Harilal married to Gulab Gandhi and they had five children, two of whom died at an early age. He appeared at his father’s funeral in such derelict condition that few recognized him. He died from liver disease on 18 June 1948 in a municipal hospital in Bombay. Harilal described Gandhiji as “the greatest father you can have but the one father I wish I did not have.” Mahatma Gandhi once confessed that the greatest regret of his life was that there were two people he had not been able to convince. One was Mohammed Ali Jinnah, whose demand for a separate homeland for Muslims led to the partition of India and Pakistan in August 1947 and the other person was his own eldest son Harilal.

Nilam Parikh, the daughter of Ramibehn, who was the eldest of Harilal’s children, wrote a biography on him, titled Gandhiji’s Lost Jewel: Harilal Gandhi. The troubled relationship between Harilal and his father is the subject of the film and play Gandhi, My Father.

 

Reference:

http://www.indianage.com/search.php

http://en.wikipedia.org/wiki/Harilal_Gandhi

http://www.newseveryday.com/articles/5363/20141230/http-timesofindia-indiatimes-com-city-ahmedabad-understand-a-faith-before-adopting-it-bapu-wrote-to-son-articleshow-45682404-cms.htm

http://www.theguardian.com/film/2007/aug/10/india

This Day in History (15-Mar-1564) – Akbar removed ‘jizya’ or toll-tax for his non-Muslim subjects

Akbar succeeded his father Humayun at the age of 14 years. The kingdom Akbar inherited was little more than a collection of frail fiefs.  Akbar continued his military expansion throughout his reign. Known as much for his inclusive leadership style as for his war mongering, Akbar ushered in an era of religious tolerance and appreciation for the arts.  By the time he died, his empire extended to Afghanistan in the north, Sindh in the west, Bengal in the east, and the Godavari River in the south.  Akbar’s success in creating his empire was as much a result of his ability to earn the loyalty of his conquered people as it was of his ability to conquer them. He allied himself with the defeated Rajput rulers, and rather than demanding a high “tribute tax” and leaving them to rule their territories unsupervised, he created a system of central government, integrating them into his administration.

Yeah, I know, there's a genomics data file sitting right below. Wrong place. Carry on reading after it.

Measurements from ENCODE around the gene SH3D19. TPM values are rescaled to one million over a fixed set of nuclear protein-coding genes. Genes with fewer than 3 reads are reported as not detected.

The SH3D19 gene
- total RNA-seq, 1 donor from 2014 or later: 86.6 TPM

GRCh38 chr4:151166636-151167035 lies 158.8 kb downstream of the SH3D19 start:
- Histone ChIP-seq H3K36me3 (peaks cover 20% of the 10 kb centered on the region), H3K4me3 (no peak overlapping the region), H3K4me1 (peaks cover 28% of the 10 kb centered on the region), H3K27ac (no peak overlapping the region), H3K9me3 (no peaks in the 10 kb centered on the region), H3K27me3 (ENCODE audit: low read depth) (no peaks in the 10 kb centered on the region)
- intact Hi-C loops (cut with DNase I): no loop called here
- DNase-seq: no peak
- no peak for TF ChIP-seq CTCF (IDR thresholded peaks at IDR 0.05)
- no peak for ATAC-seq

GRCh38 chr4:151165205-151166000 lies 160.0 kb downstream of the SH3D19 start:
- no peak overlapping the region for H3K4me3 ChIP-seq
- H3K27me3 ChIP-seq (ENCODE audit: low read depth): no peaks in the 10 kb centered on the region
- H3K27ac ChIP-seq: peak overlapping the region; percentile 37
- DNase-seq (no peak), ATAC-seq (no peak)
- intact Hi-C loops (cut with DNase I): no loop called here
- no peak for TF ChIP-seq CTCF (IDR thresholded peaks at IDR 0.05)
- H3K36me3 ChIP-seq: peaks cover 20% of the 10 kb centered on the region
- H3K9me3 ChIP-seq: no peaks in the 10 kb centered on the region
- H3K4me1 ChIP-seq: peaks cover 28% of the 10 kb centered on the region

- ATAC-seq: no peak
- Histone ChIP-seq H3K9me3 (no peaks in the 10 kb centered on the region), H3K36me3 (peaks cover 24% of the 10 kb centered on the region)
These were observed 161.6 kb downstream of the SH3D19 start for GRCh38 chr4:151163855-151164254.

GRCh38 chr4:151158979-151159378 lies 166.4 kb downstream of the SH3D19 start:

Akbar was known for rewarding talent, loyalty, and intellect, regardless of ethnic background or religious practice. In addition to compiling an able administration, this practice brought stability to his dynasty by establishing a base of loyalty to Akbar that was greater than that of any one religion. He did not force India’s majority Hindu population to convert to Islam; he accommodated them instead, translating Hindu literature and participating in Hindu festivals. Akbar in 1563 repealed a special tax placed on Hindu pilgrims who visited sacred sites, and in 1564 completely repealed the jizya, or yearly tax on non-Muslims. What he lost in revenue by these acts, he more than regained in good-will from the Hindu majority of his subjects.

Akbar also formed powerful matrimonial alliances. When he married Hindu princesses—including Jodha Bai, the eldest daughter of the house of Jaipur, as well princesses of Bikaner and Jaisalmer—their fathers and brothers became members of his court and were elevated to the same status as his Muslim fathers- and brothers-in-law. While marrying off the daughters of conquered Hindu leaders to Muslim royalty was not a new practice, it had always been viewed as a humiliation. By elevating the status of the princesses’ families, Akbar removed this stigma among all but the most orthodox Hindu sects.

Reference:

http://www.indianage.com/eventdate.php/Religion/15-March-1564

http://www.biography.com/people/akbar-the-great-9178163

http://asianhistory.about.com/od/india/p/akbarthegreatbio.htm